They’ve been doing this sort of thing in flash for a while now:

Comment by Joeri — October 12, 2009

I’ll go ahead and ask this question again:

How long until when you serve up your web pages you also serve up the rendering engine along with it?

Then you’d be sure your page would render exactly the same everywhere.

With caching, compression, virtualization, a good sandboxed security model, etc. this doesn’t seem impossible or implausible at all.

Comment by zachstronaut — October 12, 2009

it’s an html2Img() converter, calling it anything more luxurious than this name is trouble.

Comment by jaysmith — October 12, 2009

@zachstronaut: I’m with you on that point.

It’s about giving the appropriate groups the appropriate mandates; users should chose a browser according to what user-centric features (tabs, webclips, whatnot…) it has that makes sense to them – and web developers should decide what rendering solution should be use to show their pages.

This, of course, is not the case as is. Users are unaware of specs, acid-tests etc and therefore do not/cannot “vote” accordingly; they decide (or passively refrain from deciding) what browser is installed on their system. The matter is out of our hands.

I’ve always felt something missing from the specs: actual working implementations of the specs. Ones that could be scrutinized to gain insight into how the specs where to be interpreted when vague or in edge cases. I mean just look at the discrepancies between browsers up till now (yes, it has become alot better, but still). We should’ve learnt by now that continously reinventing the deep dish is a waste of time…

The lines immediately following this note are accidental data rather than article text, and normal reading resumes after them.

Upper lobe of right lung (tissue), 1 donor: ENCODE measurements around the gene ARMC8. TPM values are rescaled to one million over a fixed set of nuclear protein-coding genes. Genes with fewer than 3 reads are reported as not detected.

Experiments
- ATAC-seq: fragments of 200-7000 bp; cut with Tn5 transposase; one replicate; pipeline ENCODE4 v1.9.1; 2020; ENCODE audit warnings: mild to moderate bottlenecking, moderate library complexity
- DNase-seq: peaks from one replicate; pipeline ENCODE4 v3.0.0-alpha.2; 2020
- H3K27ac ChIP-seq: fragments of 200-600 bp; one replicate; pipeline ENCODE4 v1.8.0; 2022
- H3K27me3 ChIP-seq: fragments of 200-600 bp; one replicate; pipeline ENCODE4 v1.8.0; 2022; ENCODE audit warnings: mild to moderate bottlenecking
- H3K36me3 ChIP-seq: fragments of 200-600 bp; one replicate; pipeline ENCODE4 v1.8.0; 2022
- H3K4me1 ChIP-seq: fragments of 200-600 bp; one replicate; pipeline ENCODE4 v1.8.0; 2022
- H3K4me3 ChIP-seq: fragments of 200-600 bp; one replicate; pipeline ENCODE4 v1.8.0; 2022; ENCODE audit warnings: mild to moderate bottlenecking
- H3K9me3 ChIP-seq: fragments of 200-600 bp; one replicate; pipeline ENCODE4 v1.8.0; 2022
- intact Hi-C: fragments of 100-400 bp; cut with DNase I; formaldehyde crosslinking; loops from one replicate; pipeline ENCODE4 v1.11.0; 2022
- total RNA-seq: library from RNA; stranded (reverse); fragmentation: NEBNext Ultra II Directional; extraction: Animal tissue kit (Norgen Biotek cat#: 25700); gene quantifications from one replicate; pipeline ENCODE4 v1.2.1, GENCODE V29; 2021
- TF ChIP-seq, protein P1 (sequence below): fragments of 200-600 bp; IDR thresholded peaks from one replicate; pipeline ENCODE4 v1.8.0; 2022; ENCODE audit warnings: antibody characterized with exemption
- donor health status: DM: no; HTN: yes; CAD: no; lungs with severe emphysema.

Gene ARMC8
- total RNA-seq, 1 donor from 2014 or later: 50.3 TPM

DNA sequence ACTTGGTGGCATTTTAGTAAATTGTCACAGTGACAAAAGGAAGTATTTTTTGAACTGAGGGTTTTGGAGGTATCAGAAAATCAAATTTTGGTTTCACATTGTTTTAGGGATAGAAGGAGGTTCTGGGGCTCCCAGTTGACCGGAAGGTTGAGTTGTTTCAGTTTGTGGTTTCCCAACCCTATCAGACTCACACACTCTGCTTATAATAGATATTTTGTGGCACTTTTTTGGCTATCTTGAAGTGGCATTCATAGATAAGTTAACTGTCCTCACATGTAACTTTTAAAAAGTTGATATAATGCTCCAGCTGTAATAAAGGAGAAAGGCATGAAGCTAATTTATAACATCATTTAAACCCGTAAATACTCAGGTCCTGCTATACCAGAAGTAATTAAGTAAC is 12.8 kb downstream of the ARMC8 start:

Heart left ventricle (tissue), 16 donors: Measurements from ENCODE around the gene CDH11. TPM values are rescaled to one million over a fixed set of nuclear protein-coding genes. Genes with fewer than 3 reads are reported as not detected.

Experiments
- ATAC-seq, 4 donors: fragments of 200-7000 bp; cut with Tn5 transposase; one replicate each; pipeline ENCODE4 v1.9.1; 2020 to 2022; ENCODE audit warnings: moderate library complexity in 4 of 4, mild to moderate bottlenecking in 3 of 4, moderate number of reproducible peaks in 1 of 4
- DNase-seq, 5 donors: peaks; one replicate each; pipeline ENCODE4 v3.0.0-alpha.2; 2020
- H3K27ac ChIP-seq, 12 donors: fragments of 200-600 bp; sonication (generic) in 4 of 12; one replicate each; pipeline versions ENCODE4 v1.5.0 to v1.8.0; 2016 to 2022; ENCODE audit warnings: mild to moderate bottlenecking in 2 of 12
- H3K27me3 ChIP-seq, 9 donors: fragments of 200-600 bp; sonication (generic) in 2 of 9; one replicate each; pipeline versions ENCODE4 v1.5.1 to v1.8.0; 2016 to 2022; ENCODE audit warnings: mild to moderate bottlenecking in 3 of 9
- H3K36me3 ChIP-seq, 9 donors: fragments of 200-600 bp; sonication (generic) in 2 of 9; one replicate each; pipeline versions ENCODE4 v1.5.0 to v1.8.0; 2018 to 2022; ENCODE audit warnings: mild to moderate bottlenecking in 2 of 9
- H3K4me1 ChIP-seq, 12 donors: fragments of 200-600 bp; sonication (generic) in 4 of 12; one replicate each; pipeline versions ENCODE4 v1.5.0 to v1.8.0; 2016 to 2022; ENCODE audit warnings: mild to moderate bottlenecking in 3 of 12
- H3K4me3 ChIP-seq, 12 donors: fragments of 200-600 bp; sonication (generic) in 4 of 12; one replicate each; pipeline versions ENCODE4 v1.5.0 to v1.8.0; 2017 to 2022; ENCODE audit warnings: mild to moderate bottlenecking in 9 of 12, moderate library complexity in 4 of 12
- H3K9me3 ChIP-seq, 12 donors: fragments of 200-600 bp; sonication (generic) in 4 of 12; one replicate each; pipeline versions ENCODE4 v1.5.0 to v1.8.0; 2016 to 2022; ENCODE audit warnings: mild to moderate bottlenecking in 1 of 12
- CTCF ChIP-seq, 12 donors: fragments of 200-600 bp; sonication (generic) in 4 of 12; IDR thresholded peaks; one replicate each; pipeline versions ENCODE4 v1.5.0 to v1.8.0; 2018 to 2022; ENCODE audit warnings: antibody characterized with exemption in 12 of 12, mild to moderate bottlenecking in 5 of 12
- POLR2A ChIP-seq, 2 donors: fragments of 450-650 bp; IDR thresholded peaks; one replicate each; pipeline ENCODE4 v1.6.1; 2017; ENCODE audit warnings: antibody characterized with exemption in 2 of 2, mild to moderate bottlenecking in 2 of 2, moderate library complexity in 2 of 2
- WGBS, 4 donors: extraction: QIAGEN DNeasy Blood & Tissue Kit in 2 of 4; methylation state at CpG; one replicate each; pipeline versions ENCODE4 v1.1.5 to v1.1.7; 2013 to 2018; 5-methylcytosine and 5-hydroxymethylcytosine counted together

Seperating the browser shells (tabs, webclips…) from the rendering engines would be a sane way to go. And Google has already shown us a glimpse of this (if hacky) through Chrome Frame!

Oh well, one can dream. ;)

Comment by rasmusfl0e — October 12, 2009

… and for the sake of being on topic; implementing html rendering in canvas is an interesting thought – but instead of implemeting an existing layout spec I would much rather pursue making an improved layout spec. I’ve never understood the reasoning behind block elements having full width but no height at default (and not be able to inherit the heigth of its parent!). I would want to experiment with an alternate layout scheme for sure!

Having seperate rendering engines would accelerate the spread of such improvements. But it would be impossible as things are now – layout specs are practically set in stone.

Comment by rasmusfl0e — October 12, 2009

@rasmusfl0e Yes, just like you said! Let the end user pick their GUI… how tabs and search work. Bookmarks. etc. etc. Let the content provider decide how the rendering works. I’m glad I’m not alone in this line of thought.

But I really do not want to go the Flash or Java route with this either. One could serve up a Flash or Java app instead of a web page and have fine tuned control of rendering now. But the biggest problem there is that so much of the browser/OS GUI suddenly breaks down when you are dealing with the Flash or Java app. Suddenly you can’t bookmark or you can’t copy/paste or you can’t do a user css style sheet etc. etc. I don’t think serving up proprietary executables is the way to go. I’m talking about something where we are still serving up some sort of XML which could be interpreted by many potential renderers… but the content provider can supply the default renderer.

Comment by zachstronaut — October 13, 2009

Aww, I was hoping that this would be an actual rendering engine, rather then an image snapshot creator for three or four elements, I mean come on you can do better =/

I could throw together something like this that at least includes at least textarea, buttons, and images over the weekend, but why? Is there really any use for a barely working HTML renderer?

A XUL renderer, now that might be something I would like to get into because XUL is a format that doesn’t have a native rendering engine in Firefox and Safari.

Comment by jhuni — October 13, 2009

Something is deeply wrong with web-development…

Comment by jayarjo — October 20, 2009

Re: Something is deeply wrong with web-development…

Keep hope alive:

Comment by philmaker — October 20, 2009

Better starting point for Lively:

Comment by philmaker — October 20, 2009